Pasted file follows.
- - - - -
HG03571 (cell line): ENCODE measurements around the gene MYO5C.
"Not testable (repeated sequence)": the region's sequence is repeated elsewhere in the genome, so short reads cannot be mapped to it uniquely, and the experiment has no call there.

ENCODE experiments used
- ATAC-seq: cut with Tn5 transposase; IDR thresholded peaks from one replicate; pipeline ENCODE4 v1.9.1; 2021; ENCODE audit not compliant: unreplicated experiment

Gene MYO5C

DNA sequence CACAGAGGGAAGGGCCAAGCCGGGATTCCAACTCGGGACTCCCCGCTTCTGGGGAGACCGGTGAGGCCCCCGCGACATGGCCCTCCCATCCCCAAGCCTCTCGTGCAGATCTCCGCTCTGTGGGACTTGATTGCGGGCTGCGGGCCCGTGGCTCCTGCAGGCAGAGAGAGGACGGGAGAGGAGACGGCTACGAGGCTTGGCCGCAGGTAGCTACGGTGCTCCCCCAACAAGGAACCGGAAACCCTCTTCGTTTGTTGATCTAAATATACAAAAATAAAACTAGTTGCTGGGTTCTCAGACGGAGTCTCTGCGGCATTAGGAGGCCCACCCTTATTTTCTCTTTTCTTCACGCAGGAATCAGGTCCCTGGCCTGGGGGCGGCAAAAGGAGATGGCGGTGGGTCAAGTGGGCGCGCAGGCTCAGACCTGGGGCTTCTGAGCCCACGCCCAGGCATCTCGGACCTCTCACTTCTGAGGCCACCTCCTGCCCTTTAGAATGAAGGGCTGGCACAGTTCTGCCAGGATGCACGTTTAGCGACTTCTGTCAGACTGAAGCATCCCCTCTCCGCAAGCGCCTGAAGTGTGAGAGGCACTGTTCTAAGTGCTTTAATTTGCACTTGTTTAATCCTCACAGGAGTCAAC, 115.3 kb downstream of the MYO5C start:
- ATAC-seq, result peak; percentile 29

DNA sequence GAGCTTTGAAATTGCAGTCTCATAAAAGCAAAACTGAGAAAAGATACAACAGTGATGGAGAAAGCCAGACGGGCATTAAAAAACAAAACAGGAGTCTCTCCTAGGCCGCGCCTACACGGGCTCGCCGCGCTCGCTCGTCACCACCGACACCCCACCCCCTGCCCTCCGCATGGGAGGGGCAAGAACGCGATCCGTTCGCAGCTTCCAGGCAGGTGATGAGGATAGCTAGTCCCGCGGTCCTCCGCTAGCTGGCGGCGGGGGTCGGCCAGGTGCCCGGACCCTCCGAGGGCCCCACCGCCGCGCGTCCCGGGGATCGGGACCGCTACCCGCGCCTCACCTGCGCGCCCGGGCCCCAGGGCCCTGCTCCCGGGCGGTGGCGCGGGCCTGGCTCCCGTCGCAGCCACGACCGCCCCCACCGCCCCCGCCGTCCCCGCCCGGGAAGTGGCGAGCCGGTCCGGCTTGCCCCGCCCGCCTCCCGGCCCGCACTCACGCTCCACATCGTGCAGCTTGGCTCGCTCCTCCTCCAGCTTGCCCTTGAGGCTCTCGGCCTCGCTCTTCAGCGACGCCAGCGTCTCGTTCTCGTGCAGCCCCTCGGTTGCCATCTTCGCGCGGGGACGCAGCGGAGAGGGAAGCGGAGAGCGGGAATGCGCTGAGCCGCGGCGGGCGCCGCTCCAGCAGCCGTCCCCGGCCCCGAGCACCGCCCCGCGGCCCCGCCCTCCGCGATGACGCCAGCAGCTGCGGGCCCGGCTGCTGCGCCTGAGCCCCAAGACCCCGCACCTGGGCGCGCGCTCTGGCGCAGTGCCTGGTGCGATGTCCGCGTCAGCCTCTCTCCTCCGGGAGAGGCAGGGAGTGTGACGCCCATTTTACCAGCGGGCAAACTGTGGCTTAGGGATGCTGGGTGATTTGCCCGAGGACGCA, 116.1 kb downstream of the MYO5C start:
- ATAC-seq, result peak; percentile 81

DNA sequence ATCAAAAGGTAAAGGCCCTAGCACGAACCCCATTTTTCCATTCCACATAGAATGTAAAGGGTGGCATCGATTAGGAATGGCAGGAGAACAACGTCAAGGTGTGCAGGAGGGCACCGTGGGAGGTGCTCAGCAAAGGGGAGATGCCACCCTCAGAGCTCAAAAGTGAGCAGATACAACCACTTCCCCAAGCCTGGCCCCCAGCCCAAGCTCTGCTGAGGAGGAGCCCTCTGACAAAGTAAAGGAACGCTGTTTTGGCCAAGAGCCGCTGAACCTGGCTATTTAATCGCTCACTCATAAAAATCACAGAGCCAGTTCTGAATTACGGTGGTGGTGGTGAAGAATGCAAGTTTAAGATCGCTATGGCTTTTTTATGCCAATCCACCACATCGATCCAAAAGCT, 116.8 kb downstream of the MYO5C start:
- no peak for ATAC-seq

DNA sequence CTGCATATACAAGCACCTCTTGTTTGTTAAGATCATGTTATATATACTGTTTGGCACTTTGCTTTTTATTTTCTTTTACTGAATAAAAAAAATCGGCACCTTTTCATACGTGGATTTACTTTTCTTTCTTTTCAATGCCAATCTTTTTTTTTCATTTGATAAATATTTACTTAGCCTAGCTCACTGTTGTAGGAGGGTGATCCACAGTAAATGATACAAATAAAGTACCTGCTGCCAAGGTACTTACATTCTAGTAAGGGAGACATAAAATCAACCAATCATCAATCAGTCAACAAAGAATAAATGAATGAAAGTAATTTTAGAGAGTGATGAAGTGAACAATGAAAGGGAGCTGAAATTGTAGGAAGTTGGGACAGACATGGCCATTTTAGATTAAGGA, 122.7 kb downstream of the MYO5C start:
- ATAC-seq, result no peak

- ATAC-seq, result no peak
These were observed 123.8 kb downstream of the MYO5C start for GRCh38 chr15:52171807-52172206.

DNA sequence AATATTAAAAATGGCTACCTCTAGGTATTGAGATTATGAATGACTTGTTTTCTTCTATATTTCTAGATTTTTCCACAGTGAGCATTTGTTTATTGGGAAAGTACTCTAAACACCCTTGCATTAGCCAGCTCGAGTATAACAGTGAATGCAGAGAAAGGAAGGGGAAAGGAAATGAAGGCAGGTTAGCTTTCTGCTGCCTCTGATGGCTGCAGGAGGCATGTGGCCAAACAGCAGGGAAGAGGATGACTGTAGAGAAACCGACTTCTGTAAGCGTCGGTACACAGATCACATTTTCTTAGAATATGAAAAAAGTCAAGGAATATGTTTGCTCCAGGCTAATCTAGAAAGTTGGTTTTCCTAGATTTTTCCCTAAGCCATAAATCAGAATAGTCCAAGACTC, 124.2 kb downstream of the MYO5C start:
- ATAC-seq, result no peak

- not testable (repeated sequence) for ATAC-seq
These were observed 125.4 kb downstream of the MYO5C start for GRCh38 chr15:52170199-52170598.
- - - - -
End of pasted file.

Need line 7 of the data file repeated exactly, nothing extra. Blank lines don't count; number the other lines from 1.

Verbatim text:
- ATAC-seq, result peak; percentile 29